ww1 gun crew 05997American gun crew in action during the Meuse-Argonne offensive, the largest offensive in United States military history, involving 1.2 million American soldiers. It is also the second deadliest battle in American history, resulting in over 350,000 casualties including 28,000 German lives, 26,277 American lives and an unknown number of French lives. 

The American and Joint Origins of Operational Depth in the Meuse-Argonne Campaign 

By Thomas Bruscino, PhD
via the Marine Corps University Press web site 

Abstract: A common view is that the U.S. military adopted wholesale the Soviet concept of operational depth in the 1970s and 1980s. However, a closer look at U.S. Army concepts, doctrine, and planning reveals that the concept, word, and definition of depth existed in the U.S. military prior to the 1970s. The beginnings of depth in the U.S. Army predate even the great interwar Soviet theorists. The American idea traces to the World War I era, during which it was made manifest in the Joint campaign and operations known as the Meuse-Argonne offensive. 

In the mid-1970s, the U.S. military was trying to recover, like the rest of the country, from the travails of the Vietnam War. Since it seemed safe to say that the United States would avoid Vietnam-type interventions for a while, much of its armed forces returned to a more singular focus on a potential war with the Soviet Union in Europe. This focus helped the Services rebuild, and the armed forces improved tremendously in their recruiting, training, education, and technology. Revitalized schools and rigorous training events, especially in Europe, led to a closer look at the Soviet armed forces and their fighting doctrines and theories. Out of such studies of the enemy came the formal adoption into U.S. doctrine of the Soviet concept of operational art, the level of war between strategy and tactics. With Soviet operational art came the tenet of depth.1

Or at least so the story goes. The Soviets, led by such thinkers as Alexander A. Svechin, Mikhail N. Tukhachevsky, Vladimir K. Triandafillov, and Georgii S. Isserson, had invented the concepts of operational art and depth during the interwar period between the First and Second World Wars. Their focus was on the activities of large units—armies, corps, and divisions—in the field, along with a Marxist-Leninist emphasis on revolutionary changes in warfare. For them, operational art was a deviation from the old strategy of a “single point,” whereby armies would maneuver until they came together for a decisive battle. Greater numbers of soldiers, extended ranges and rates of firepower, and the extension of continuous lines had created the necessity of campaigns that consisted of multiple large units engaged in simultaneous, successive, and distributed operations. Depth was the central feature of modern operations that drove operational art. This had been evident in World War I, with deep-echeloned defensive formations and long-range artillery. But the Soviets quickly moved past that depth and focused on the advent of faster and more durable tanks, longer-range attack and bombing aviation, and large long-range airborne units. Their deep operations included deep fires, especially using aviation, simultaneous to the advance of a ground attack on the front lines to achieve a penetration, which would be followed by a breakthrough of mechanized and motorized forces deep into the enemy’s defensive echelons and reserves, causing shock and collapse of enemy forces.2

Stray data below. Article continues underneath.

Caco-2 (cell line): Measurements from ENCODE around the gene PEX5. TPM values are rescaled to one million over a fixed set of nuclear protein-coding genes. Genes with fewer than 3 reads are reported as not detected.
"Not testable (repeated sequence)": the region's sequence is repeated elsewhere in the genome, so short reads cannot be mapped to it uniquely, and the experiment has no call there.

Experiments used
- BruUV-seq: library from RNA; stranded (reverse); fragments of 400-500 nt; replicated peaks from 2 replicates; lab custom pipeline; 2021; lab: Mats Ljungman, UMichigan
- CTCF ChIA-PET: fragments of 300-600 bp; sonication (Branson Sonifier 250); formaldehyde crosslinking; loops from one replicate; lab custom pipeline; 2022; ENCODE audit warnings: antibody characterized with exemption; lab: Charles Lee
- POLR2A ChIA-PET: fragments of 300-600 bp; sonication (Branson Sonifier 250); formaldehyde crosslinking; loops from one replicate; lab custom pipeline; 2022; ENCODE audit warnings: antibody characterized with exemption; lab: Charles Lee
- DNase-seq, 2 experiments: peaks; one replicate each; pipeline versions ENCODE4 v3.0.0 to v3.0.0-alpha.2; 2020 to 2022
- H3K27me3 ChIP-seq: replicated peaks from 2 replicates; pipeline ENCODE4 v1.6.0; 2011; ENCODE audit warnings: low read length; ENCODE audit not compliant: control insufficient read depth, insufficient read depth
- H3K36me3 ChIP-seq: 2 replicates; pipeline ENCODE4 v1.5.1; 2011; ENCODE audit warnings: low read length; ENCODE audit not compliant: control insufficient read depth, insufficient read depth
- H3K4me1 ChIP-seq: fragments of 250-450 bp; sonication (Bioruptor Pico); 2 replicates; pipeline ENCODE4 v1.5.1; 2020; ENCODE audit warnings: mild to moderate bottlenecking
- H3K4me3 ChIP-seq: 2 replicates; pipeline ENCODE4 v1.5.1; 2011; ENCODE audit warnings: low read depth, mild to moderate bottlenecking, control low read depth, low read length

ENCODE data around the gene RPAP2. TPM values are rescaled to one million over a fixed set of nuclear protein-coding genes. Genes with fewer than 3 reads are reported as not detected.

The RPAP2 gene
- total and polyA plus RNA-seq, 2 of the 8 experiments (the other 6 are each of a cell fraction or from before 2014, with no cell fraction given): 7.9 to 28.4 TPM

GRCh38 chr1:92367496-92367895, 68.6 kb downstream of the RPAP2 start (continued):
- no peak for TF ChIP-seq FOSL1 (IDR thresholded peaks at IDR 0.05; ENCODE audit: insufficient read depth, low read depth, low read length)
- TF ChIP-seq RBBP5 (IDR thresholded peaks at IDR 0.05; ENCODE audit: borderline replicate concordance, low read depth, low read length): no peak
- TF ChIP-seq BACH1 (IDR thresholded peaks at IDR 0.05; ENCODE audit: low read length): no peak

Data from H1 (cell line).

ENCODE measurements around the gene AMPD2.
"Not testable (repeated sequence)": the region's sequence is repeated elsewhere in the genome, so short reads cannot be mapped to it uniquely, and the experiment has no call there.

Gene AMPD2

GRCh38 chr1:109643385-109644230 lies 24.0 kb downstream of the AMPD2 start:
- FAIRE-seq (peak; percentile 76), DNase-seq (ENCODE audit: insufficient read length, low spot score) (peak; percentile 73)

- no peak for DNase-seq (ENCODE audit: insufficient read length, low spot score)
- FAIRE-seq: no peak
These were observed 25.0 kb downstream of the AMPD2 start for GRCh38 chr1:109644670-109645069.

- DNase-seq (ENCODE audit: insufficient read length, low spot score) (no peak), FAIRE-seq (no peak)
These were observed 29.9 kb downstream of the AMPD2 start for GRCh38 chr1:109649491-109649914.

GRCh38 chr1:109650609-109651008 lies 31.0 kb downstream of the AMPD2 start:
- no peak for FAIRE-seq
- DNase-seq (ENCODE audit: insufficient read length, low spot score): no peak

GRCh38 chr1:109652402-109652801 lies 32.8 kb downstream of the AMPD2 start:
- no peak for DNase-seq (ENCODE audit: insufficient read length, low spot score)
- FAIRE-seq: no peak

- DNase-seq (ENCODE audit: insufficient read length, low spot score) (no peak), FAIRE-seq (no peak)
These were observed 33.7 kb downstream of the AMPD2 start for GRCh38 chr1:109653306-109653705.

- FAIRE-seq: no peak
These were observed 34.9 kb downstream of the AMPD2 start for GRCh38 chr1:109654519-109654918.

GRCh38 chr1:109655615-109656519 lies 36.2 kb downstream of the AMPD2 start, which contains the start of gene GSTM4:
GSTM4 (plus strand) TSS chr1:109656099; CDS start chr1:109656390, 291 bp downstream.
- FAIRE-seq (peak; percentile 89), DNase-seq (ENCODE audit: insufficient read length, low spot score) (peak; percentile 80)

In the 1970s, the U.S. Army, the confidence of which had been hit especially hard by the Vietnam War, took the lead in the United States in developing more well-defined operational concepts. Through an agreement with the U.S. Air Force, Army leaders developed the operating concept of AirLand Battle in the 1980s. This new operating concept explicitly used operational art and emphasized depth. In Operations, Field Manual (FM) 100-5, published in 1986, offensive depth was described as follows:

Read the entire article on the Marine Corps University Press web site.

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